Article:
Image: 030409_war_04
U.S. Marines, foreground, watch Iraqi civilians looting a government warehouse, as they guard their camp on a main road leading into Baghdad, in a southeastern suburb of the Iraqi capital Wednesday.
By Senior correspondent
msnbc.com
ANALYSIS

With Baghdad falling and Basra now in British hands, responsibility is passing from Saddam Hussein’s regime to the allies not only for keeping order, but also for ensuring that water flows, that hospitals have medical supplies, that electricity is restored and that average Iraqis are able to taste the long promised wine of “freedom” without being shot by anxious American troops. In many ways, all of this poses as much of a challenge as actually taking the city, and it is a job the U.S. military is not particularly well suited to perform.

The images of Baghdad residents tearing a Saddam statue off its pedestal and cheering the apparent collapse of his authority are tempered by similar scenes of looting and broader concerns that retribution attacks — both against regime officials and their families and against U.S. forces — could follow.

The cheering throngs destroying Saddam icons “is something everyone has been waiting for,” says Rick Francona, who was a U.S. defense attaché in Baghdad during the 1980s. But he warned that Baghdad’s collapse into American hands poses new challenges.

“We’re up there with an armored force... but what we’re going to have to do is get foot soldiers out there and actually take the place of the Iraqi police forces.”

The Army does have units trained to deal with these crises. Army Special Operations Command, for instance, has a branch called “Civil Affairs” which specializes in organizing local professionals and maintaining basic services as the defeated regime collapses. In addition, the 3rd Special Forces group has spent several years training African armies as peacekeepers.

The two Army American airborne divisions also receive training for these circumstances. The 82nd Airborne Division, for example, is specifically trained to maintain order in the face of looting and anarchy. While most of that division is currently in southern Iraq, elements of that unit, known as Task Force 250, remain in the U.S. available, whenever necessary, to preserve order at home in the event of catastrophic events.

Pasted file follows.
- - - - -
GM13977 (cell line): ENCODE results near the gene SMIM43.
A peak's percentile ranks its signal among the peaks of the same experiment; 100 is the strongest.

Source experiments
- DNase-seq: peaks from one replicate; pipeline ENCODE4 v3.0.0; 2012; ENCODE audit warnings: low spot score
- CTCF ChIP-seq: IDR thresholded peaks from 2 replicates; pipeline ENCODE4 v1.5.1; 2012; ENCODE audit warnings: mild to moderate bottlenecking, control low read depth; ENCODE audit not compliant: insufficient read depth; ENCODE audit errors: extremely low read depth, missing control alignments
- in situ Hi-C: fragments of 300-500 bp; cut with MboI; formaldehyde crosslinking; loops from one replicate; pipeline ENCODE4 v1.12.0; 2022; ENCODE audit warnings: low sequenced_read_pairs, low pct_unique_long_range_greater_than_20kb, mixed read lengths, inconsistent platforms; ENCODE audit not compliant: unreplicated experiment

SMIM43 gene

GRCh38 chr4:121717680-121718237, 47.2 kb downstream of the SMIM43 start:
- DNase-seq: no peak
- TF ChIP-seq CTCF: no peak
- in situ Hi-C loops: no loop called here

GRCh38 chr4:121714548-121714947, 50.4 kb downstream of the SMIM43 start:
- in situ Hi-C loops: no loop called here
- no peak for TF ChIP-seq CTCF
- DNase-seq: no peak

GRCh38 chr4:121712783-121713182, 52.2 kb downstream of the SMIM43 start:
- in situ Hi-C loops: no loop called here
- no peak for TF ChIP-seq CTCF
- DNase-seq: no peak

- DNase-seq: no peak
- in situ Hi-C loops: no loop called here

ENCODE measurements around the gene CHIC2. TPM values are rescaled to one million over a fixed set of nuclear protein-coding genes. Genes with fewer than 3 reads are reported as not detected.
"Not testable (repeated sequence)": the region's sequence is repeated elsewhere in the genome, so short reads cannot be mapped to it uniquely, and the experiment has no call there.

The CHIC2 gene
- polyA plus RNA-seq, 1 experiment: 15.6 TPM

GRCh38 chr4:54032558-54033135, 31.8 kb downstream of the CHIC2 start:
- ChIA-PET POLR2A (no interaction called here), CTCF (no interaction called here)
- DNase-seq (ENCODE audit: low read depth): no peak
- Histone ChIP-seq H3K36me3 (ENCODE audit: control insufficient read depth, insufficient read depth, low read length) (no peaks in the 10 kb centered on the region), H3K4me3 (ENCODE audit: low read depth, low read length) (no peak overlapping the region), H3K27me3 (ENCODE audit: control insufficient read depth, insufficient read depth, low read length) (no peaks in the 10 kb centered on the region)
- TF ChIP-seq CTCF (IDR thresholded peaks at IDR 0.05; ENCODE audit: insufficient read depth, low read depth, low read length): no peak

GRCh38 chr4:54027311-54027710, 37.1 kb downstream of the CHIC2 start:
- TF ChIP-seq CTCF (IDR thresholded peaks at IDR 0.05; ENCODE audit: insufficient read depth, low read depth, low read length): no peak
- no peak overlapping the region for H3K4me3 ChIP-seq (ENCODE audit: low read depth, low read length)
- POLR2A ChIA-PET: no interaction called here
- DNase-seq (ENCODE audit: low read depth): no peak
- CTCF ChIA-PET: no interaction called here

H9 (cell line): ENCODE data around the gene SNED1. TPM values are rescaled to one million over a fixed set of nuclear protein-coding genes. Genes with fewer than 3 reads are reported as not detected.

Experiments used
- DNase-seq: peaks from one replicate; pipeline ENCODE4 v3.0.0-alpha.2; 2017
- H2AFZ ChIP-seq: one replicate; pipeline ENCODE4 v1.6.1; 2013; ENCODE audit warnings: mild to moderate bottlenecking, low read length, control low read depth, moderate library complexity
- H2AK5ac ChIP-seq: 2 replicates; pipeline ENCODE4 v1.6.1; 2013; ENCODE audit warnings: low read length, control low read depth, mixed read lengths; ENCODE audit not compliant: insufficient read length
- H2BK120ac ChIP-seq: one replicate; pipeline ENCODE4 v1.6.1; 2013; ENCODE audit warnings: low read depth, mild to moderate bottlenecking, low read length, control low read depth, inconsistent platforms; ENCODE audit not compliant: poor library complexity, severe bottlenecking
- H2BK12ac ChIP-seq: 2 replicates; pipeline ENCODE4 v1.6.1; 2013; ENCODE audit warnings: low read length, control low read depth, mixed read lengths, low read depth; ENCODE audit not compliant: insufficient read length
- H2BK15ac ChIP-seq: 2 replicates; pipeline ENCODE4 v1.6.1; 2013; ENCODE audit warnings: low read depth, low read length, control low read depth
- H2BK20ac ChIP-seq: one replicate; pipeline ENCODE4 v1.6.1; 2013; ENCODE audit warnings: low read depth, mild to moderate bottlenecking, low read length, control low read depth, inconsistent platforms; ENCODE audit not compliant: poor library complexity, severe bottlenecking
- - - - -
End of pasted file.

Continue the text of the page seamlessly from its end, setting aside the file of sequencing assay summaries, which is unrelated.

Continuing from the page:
But these units are not naturally suited to long-term peacekeeping or police duties. Unlike British commandos, who have patrolled tense ethnic conflicts for decades in Northern Ireland and in Cyprus, American commanders prefer to pull out and turn over such duties to multilateral forces following the actual conflict.

“I expect the U.S. and the Brits to attempt to rejuvenate local police forces fairly quickly,’ says Andrea Lopez, a professor at Susquehanna (Pa.) University who has studied post-conflict occupations. “You want Iraqis policing themselves, not the U.S. or U.K. imposing its will on the common people. That threatens any goodwill that may exist.”

A welcome challenge
All of this should be kept in perspective. Compared to the speculation of what could have greeted American troops in Baghdad, including that of a protracted, Stalingrad-like urban battle, controlling looting and disorder in Baghdad is a challenge the war’s commanders may happily take on.

Beyond maintaining order following the first flush of Saddam’s demise, the larger and more critical challenge for the military will be what role to play during the transition to civilian rule. The Bush administration has spoken of a six-month transition period that would yield some form of Iraqi-led civilian authority in Iraq, suggesting that the military will bear much of the responsibility in the interim. Once the fighting ends, this will raise a whole raft of issues, including how to expedite immediate, large scale humanitarian relief for the Iraqi population.